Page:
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Lead Identification and Optimization of Plasmodium falciparum Inhibitors as Drug Candidates for Malaria

Grant number: 22/15947-2
Support Opportunities:Scholarships in Brazil - Post-Doctoral
Effective date (Start): April 01, 2023
Effective date (End): May 31, 2024
Field of knowledge:Physical Sciences and Mathematics - Chemistry - Organic Chemistry
Principal Investigator:Glaucius Oliva
Grantee:Sarah El Chamy Maluf
Host Institution: Instituto de Física de São Carlos (IFSC). Universidade de São Paulo (USP). São Carlos , SP, Brazil
Associated research grant:13/07600-3 - CIBFar - Center for Innovation in Biodiversity and Drug Discovery, AP.CEPID

Abstract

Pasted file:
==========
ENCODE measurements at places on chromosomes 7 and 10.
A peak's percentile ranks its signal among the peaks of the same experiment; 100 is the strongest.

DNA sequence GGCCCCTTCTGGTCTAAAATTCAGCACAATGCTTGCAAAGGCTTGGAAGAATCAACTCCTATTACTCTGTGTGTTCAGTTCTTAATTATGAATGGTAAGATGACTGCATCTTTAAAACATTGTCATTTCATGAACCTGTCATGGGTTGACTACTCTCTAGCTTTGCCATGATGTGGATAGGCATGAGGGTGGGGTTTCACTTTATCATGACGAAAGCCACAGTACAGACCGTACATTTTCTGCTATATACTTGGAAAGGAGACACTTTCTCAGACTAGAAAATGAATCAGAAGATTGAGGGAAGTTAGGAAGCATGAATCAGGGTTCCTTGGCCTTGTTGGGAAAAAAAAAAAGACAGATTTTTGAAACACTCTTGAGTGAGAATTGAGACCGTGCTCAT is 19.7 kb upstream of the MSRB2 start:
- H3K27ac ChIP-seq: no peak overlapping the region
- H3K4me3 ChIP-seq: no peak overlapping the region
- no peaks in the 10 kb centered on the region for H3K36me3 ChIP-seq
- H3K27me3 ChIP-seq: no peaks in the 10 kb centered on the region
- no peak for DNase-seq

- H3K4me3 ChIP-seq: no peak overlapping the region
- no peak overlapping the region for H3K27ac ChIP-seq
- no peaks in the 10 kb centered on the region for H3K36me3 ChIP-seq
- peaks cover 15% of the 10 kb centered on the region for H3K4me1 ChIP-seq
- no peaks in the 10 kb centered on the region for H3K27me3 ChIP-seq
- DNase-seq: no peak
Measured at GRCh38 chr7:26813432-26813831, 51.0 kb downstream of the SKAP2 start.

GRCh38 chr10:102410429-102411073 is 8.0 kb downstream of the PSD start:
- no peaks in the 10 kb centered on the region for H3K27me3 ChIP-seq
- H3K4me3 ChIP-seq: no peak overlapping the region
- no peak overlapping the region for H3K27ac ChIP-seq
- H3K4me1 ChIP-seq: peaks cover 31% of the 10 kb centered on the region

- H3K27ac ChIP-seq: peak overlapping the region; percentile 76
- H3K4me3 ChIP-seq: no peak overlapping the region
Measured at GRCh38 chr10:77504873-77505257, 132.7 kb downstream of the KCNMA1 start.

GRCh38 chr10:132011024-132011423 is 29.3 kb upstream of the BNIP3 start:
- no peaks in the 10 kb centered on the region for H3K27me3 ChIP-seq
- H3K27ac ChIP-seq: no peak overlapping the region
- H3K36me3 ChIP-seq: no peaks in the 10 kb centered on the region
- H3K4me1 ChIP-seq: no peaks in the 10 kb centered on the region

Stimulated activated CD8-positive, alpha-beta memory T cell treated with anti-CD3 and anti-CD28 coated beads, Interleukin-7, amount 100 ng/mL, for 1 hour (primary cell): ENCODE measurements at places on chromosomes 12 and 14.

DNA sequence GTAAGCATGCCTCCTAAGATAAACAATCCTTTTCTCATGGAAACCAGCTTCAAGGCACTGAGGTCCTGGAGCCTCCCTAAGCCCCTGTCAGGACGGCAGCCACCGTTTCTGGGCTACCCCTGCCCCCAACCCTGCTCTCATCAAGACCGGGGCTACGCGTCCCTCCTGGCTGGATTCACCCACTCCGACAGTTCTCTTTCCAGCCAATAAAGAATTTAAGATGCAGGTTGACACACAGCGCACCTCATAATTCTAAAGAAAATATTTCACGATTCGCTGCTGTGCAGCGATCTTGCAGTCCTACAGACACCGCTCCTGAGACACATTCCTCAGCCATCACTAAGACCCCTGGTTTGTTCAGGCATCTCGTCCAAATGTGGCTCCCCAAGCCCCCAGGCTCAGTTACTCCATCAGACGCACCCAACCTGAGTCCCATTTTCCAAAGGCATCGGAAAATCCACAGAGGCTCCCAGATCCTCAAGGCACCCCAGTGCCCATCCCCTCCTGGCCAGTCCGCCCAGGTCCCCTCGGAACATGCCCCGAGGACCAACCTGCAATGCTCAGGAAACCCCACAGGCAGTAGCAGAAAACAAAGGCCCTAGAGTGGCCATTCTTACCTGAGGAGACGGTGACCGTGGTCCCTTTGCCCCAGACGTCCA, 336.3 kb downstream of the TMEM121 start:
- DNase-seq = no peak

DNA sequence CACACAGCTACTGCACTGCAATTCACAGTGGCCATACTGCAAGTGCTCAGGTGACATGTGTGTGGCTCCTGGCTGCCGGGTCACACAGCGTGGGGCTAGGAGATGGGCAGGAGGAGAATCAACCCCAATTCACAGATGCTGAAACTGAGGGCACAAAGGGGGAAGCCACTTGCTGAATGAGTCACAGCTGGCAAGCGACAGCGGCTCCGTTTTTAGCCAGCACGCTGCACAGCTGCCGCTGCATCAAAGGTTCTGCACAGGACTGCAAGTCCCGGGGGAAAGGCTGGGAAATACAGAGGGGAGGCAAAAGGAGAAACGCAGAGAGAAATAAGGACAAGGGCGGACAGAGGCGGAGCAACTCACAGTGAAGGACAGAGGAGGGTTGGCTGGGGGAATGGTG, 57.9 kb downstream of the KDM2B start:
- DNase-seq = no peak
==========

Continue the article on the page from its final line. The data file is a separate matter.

Malaria is a parasitic disease caused by Plasmodium species (P. falciparum, P. vivax, P. ovale, P. malariae and P. knowlesi). The disease is widespread in tropical and subtropical regions of the world and represents a global public health problem because of high mortality rates (Figure 1A). In 2020, 241 million cases of malaria with estimated 600,000 deaths were reported by World Health Organization (WHO).1 Nearly 90% of malaria deaths occurred in the African continent, with children aged less than 5 years and pregnant women being the most severely affected.The overall goal of this project is to deliver a clinical candidate, as defined by the criteria for an MMV Preclinical candidate. Such a compound should have the potential to be developed, in combination, to deliver a Single Exposure Radical Cure and Prophylaxis (SERCaP) or Single Exposure Chemoprotection (SEC) drug. MMV will provide the project with quality lead molecules, aligned to a particular target product profile (TPP) of interest. The team will investigate structure-activity relationships in these series to further optimize them and deliver drug candidates, as well as to aim to elucidate novel mechanisms of action.The project will seek to optimize the selected leads utilizing iterative design-synthesis-test cycles focused on achieving high potency against malaria parasite, excellent pharmacokinetic properties, good physical properties, and acceptable in vitro safety parameters using well-established principles of Medicinal Chemistry. Structural changes will be explored to further increase malaria potency while metabolite studies will identify metabolic hot spots and hence sites for further optimization. Additional screening will be carried out where appropriate to determine the overall strengths and weaknesses of each series and guide the optimization process. The specific objectives for the Post-Doc position is the antimalarial profiling of new chemical targets to achieve the goals described above.

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